DVD/Blu-ray/Digital Reviews - 4 November 2013-11-04


James Franco, Jonah Hill, Craig Robinson, Seth Rogen, Jay Baruchel and Danny McBride in This Is the End

James Franco, Jonah Hill, Craig Robinson, Seth Rogen, Jay Baruchel and Danny McBride in This Is the End

Out in the UK This Week

 

 

This Is the End (Sony, cert 15, Blu-ray/DVD)

Armageddon, aka The Rapture, arrives at a big Hollywood party thrown by James Franco in an in-jokey comedy whose USP is that everyone involved plays a version of themselves. The big names are Jonah Hill, Seth Rogen and James Franco (natch), with Jay Baruchel as our entry point, playing the sort of Jay Baruchel who is slightly intimidated by the bigger stars. Cameos are the big thing there – Rihanna pops in for a minute, Michael Cera has fun with his image as a total dude being fellated and rimmed simultaneously by a pair of babes while doing a monster line of coke. But that’s the party bit, the fun bit. Once the actual end of the world arrives things cool down a bit, the joke starts to wear thin and we start looking around for actual comedy, rather than in-jokes. There is some, thanks to Danny McBride and Craig Robinson (probably the best thing on display) providing most of it. I forgot to mention that Emma Watson does a similar thing to Cera, playing off her good girl Harry Potter image. So, yes, it’s a Wayans brothers movie, more or less, give or take.

This Is the End – at Amazon

 

Camp 14: Total Control Zone (Kaleidoscope, cert 15, DVD)

There really isn’t much to see in this documentary, and its makers know it, hence the animated inserts they use to liven up the tale told by Shin Dong-Hyuk, a North Korean who had the misfortune to be born and raised in a labour camp, until he made a break for it. Not that the story itself needs titivating – it is a jaw-to-the-floor tale of deprivation, unusual and cruel punishment, plus a devotion to a wonky ideology that saw, for example, Shin shopping his mother and brother to the camp authorities for talking about escape. What happened to them I won’t detail here, because it forms the centrepiece of a story of quite remarkable unpleasantness. Intercut with Shin’s story is the testimony of two former functionaries, one an administrative official, the other a guard who delighted in hurting people – “Why did I behave that way? I was 21, 22, I had stars on my shoulders… and a gun… if I didn’t like someone I just shot them.” Like I say, jaw-to-the-floor stuff.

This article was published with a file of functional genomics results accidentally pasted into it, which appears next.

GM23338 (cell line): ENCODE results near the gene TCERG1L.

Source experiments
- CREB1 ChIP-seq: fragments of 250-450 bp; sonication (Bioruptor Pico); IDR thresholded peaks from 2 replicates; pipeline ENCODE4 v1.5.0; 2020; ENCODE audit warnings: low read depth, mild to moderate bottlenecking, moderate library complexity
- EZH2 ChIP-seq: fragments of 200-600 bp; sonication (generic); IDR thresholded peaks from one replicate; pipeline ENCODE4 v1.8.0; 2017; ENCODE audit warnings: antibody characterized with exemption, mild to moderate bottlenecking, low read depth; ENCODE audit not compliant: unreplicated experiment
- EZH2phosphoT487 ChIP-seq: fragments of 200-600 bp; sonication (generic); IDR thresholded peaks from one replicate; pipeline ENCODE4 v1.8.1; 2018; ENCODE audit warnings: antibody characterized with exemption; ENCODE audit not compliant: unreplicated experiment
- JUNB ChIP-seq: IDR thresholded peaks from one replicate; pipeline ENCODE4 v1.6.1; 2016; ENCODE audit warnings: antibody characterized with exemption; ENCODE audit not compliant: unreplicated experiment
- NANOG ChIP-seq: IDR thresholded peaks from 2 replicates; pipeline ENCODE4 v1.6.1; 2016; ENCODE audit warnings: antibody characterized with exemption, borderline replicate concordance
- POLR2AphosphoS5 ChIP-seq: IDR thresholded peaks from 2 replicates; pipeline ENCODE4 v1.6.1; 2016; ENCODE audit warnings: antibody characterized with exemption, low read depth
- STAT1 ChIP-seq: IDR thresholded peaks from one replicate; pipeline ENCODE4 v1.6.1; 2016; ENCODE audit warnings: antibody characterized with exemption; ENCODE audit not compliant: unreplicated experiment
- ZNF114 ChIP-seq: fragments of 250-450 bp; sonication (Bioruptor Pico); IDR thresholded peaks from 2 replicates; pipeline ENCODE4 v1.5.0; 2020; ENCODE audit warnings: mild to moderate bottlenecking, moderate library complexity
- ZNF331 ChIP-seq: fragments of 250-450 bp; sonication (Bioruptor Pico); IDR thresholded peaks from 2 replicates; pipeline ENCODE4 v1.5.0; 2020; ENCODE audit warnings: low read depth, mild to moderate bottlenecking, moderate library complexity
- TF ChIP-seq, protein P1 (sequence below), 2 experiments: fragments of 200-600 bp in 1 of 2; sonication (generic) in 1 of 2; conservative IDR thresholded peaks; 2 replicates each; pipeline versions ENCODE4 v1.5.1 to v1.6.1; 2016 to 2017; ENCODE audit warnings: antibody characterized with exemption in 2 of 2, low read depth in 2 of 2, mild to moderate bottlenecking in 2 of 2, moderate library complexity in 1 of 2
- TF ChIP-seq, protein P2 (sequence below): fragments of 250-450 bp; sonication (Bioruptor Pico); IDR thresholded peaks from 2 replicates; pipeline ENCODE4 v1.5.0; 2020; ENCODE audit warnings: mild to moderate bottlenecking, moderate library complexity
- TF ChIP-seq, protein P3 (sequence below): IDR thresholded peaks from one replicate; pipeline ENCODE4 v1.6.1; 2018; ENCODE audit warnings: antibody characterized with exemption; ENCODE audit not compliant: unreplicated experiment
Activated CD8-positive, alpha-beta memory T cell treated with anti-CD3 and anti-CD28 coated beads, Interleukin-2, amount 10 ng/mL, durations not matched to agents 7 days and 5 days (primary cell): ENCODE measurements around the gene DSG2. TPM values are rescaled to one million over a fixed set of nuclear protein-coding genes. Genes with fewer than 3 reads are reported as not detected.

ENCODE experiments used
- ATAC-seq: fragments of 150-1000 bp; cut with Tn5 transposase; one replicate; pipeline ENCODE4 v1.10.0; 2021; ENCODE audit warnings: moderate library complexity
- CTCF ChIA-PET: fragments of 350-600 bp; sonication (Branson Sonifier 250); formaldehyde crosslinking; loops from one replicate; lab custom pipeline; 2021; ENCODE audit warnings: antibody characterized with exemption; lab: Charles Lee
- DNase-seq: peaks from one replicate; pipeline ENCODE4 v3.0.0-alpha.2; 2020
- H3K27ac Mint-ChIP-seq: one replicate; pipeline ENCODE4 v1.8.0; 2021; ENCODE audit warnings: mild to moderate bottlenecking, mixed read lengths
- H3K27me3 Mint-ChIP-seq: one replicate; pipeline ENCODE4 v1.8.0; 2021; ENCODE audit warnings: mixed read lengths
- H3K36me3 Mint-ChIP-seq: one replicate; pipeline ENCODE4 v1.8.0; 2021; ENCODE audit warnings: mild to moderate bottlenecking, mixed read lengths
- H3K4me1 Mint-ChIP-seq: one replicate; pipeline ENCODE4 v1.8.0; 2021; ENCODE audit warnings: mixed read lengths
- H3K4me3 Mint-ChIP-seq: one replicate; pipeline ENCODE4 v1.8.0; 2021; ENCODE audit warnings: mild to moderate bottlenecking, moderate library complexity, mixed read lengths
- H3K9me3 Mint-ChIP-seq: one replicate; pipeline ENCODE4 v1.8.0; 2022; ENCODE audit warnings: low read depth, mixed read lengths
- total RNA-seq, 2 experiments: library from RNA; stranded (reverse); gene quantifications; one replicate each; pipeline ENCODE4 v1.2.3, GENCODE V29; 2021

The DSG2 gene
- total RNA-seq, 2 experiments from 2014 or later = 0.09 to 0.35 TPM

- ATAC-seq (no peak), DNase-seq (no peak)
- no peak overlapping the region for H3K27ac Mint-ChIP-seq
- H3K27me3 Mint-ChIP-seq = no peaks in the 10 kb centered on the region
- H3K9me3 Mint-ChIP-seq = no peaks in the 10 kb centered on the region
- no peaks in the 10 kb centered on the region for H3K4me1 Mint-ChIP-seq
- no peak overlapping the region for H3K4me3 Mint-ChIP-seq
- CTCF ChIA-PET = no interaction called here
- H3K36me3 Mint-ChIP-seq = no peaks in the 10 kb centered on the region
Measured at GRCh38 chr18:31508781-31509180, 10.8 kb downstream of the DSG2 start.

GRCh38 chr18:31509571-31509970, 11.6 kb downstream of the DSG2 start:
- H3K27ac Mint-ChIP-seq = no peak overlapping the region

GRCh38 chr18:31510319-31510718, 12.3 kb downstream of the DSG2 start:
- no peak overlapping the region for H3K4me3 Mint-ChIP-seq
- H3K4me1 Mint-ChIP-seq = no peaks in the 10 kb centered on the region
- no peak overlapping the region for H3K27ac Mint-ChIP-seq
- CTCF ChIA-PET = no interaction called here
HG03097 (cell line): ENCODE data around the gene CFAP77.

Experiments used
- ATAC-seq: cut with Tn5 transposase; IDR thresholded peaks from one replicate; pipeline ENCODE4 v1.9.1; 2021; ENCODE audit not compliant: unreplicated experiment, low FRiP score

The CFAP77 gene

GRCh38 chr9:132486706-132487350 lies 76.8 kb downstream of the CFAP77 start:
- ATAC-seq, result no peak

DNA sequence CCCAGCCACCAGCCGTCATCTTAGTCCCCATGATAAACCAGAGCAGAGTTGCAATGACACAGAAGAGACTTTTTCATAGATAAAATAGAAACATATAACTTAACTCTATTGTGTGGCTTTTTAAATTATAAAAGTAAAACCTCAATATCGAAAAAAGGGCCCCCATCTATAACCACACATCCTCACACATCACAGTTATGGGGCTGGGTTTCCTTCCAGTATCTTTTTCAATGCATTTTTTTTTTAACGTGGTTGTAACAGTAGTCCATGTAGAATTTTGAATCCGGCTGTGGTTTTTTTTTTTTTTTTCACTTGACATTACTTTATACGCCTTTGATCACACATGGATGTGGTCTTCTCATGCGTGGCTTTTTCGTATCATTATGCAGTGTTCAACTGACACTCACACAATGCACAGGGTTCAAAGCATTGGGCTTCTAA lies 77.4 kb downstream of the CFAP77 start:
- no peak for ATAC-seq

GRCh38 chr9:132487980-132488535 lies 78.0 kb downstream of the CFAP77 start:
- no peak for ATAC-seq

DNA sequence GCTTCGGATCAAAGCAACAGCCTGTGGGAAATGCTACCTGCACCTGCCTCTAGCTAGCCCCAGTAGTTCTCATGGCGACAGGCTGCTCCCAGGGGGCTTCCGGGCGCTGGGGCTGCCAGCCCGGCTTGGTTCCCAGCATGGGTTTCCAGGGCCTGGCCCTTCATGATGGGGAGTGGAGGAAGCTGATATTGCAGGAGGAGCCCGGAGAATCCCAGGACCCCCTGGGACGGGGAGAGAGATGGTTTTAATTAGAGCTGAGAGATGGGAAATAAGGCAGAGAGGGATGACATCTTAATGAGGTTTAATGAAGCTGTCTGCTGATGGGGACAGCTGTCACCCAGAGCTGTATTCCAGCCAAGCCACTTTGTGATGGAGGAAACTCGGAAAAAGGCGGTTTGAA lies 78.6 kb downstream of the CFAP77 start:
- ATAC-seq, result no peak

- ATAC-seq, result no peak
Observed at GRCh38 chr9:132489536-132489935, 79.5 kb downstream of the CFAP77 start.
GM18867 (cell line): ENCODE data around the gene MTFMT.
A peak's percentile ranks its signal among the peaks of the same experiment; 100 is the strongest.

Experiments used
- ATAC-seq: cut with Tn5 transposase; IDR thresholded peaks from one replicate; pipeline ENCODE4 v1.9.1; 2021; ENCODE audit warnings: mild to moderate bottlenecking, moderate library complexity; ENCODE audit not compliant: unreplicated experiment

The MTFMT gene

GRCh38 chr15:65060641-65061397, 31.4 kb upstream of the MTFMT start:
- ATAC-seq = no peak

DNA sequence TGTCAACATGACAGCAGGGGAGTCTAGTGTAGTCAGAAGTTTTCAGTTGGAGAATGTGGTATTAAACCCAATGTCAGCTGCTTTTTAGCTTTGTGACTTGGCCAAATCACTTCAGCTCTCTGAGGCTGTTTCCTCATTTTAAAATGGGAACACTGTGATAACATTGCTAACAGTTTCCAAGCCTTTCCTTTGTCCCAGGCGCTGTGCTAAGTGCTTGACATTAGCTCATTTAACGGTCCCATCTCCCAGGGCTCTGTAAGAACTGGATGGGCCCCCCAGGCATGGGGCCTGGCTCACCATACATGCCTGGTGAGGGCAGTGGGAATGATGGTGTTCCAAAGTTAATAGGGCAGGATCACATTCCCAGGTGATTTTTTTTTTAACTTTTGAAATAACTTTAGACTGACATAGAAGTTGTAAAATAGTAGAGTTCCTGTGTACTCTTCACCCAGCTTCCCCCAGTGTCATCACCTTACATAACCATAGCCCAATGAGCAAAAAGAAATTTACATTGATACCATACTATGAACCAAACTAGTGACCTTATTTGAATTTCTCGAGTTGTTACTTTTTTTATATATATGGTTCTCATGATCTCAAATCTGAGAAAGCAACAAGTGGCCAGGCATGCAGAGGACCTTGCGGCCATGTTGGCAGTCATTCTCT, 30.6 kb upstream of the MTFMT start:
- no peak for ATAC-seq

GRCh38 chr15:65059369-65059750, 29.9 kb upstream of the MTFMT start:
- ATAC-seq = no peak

Camp 14: Total Control Zone – at Amazon

 

 

The Night of the Hunter (Arrow, cert 12, Blu-ray)

Here’s the blu-ray debut of the only film ever directed by Charles Laughton. The only film not just because Laughton was a terrible drunk but because it was a terrible flop and Laughton was broken by the reception it got. Critics seem to have trouble placing Night of the Hunter but in genre terms it is not unadjacent to Southern Gothic – men of questionable sexuality, women taut with unsatisfied urges, innocent children and Christianity seen from the dark side. Telling the story of two children who know the whereabouts of their dead father’s ill-gotten loot, it hands Robert Mitchum one of the roles of his career, as the preacher with Love and Hate tattooed onto the fingers of each hand, an ex-jailbird determined to wring the location of the money from the children he has now become stepfather to. Onto this basic story Laughton and writer James Agee (though how much of his script is in the finished work is hotly disputed) tack all manner of folksy Mark Twain-esque touches, dreamy expressionism, and the famous nightmare slo-motion chase along the riverbank that’s once seen but never forgotten. This is a film with standout shots (thanks to Stanley Cortez, who worked with Orson Welles) memorable dialogue, instances of remarkable acting (Shelley Winters vibrating with lust) but it sticks in the memory most because of the off-key tone it sets, the mood it creates. It is a classic.

The restoration… to come

The Night of the Hunter – at Amazon 

 

 

Nobody’s Daughter Haewon (StudioCanal, cert 12, DVD)